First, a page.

Photos: Big Easy returns

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  1. Katrina's mess

    A junked car lies near empty houses in the Lakeview neighborhood near the site of the levee breach on the 17th Street Canal, August 29, 2005. More than five months after caused by Hurricane Katrina made landfall, there was little progress in some areas of New Orleans. Today, tours are offered to visitors to have a better understanding of events pre and post Katrina. (David Rae Morris / Corbis) Back to slideshow navigation
  2. Big Easy blues

    Costumed revelers dressed as blue roof tarps pose at the annual MOMs Ball, thrown each year by the Krewe of Misfits, Orphans and Mystics in New Orleans. Many of this years Mardi Gras floats and costumes reference the blue tarps that still protect broken roofs across the city after Hurricane Katrina. (Matthew Cavanaugh / Corbis) Back to slideshow navigation
  3. Soul sounds

    Jen Pearl (L) and Michelle Loughnane stand under an umbrella with a reference to the Federal Emergency Management Agency (FEMA) at the New Orleans Jazz and Heritage Festival, April 2006. Jazz Fest '07 will be held on April 27-29 and May 4-6. (Lee Celano / Reuters via Corbis) Back to slideshow navigation
  4. Dancing in the streets

    A member of the Young Olympia Aide and New Look Social Aid and Pleasure Club dances in a second line parade at the New Orleans Jazz and Heritage Festival. (Lee Celano / Reuters via Corbis) Back to slideshow navigation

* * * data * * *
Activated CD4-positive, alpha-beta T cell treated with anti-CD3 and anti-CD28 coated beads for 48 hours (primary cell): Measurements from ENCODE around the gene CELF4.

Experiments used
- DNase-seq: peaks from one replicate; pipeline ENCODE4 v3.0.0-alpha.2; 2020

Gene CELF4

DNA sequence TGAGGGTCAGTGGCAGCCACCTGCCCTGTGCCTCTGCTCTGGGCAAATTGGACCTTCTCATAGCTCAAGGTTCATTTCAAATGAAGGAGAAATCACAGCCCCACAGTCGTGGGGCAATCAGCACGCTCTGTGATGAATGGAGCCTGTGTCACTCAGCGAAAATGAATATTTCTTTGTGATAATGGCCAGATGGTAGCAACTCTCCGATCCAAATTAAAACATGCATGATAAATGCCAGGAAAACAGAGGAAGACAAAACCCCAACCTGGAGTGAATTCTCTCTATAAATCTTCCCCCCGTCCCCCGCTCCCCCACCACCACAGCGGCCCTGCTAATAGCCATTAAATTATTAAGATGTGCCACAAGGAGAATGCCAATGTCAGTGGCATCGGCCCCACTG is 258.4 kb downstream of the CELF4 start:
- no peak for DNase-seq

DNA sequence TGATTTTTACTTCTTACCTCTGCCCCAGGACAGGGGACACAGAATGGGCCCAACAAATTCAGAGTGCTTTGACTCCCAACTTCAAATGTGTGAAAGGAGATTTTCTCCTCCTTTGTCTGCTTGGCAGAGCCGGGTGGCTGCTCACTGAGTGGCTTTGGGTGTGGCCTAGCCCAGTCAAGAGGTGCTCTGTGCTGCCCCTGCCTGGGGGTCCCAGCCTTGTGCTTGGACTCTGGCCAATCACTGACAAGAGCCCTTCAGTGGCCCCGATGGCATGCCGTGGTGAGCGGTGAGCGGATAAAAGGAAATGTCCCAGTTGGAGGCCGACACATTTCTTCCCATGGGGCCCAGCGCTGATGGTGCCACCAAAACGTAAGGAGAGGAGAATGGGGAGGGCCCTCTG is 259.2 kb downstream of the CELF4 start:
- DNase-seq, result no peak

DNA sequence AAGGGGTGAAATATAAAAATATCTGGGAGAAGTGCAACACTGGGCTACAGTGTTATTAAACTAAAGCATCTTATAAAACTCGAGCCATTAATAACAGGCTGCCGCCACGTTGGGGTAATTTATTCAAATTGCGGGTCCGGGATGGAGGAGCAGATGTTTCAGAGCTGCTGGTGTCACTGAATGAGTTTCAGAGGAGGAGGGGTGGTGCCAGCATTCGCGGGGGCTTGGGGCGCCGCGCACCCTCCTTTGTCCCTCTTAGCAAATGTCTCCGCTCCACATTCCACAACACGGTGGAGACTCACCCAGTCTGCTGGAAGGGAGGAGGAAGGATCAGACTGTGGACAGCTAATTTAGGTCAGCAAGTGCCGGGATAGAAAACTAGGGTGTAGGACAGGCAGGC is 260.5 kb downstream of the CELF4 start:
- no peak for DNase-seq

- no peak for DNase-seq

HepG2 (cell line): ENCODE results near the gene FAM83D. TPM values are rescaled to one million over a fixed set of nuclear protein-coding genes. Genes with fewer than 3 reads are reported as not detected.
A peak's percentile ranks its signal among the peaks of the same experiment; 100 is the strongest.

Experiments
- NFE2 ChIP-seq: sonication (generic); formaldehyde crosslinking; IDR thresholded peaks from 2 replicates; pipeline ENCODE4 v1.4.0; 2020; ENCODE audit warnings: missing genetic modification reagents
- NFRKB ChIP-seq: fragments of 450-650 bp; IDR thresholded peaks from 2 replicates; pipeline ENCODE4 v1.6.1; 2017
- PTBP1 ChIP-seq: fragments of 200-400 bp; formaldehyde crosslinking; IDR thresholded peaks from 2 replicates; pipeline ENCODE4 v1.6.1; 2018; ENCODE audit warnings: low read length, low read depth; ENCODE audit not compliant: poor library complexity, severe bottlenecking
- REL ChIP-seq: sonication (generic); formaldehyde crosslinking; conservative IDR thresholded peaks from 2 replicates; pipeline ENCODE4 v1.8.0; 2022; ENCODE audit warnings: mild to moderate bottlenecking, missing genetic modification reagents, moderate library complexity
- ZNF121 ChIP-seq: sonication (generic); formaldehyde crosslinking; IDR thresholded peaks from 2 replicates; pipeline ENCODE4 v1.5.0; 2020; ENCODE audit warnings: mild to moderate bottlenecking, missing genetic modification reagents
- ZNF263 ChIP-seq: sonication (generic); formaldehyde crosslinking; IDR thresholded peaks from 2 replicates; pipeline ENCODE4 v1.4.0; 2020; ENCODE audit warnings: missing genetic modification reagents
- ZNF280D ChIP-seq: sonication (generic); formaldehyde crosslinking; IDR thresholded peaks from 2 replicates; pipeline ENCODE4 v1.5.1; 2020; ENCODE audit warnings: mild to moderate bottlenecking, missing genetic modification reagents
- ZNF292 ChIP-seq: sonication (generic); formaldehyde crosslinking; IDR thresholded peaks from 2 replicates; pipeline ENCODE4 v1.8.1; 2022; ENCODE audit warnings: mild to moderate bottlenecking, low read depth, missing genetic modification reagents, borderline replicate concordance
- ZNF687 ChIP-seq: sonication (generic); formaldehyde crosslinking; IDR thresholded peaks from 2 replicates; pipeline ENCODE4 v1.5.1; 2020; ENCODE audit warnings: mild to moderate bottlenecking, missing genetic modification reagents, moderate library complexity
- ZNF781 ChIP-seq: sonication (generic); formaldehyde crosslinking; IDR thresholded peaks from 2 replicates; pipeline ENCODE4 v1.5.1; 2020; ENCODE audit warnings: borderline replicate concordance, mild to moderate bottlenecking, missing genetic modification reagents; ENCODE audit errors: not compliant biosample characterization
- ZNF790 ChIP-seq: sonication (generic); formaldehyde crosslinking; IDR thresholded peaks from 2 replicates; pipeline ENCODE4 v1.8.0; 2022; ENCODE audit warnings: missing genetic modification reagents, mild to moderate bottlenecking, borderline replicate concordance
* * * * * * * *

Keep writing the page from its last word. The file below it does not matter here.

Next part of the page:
5. Jeweled celebration

    Members of the Krewe of Thoth throw beads as they travel down St. Charles Avenue where thousands of revelers showed up to enjoy 2006 Mardi Gras festivities. Mardi Gras (French for "Fat Tuesday") is the day before Ash Wednesday, and a celebration of the last the day before the beginning of the Christian season of Lent. Mardi Gras 2007 will be observed on Feb. 20. (Lucas Jackson / Reuters via Corbis) Back to slideshow navigation
  6. Eye candy

    Revelers ogle a woman exposing herself on Bourbon St. during Mardi Gras festivities in the French Quarter of New Orleans. (Lucas Jackson / Reuters via Corbis) Back to slideshow navigation
  7. Closing time

    Orleans Parish mounted Police Officers march down Bourbon Street in the French Quarter announcing the official end of Mardi Gras 2006. (Sean Gardner / Reuters via Corbis) Back to slideshow navigation
  8. A shout for freedom

    "Big Chief" Victor Armstrong wears an elaborate Mardi Gras Indian costume. The Indian tradition of Mardi Gras pays homage to the relationship between Native Americans and escaped African slaves of the 1700s. (Lucas Jackson / Reuters via Corbis) Back to slideshow navigation
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updated 2/12/2007 12:34:12 PM ET 2007-02-12T17:34:12

Canal Place
At the foot of Canal Street (365 Canal St.) where it reaches the Mississippi River, this sophisticated shopping center holds more than 50 shops, many of them branches of the world's most elegant retailers: Brooks Brothers, Bally, Saks Fifth Avenue, Gucci, Williams-Sonoma, and Jaeger. Open Monday through Wednesday from 10 a.m. to 6 p.m., Thursday from 10 a.m. to 8 p.m., Friday and Saturday from 10 a.m. to 7 p.m., and Sunday from noon to 6 p.m.

The French Market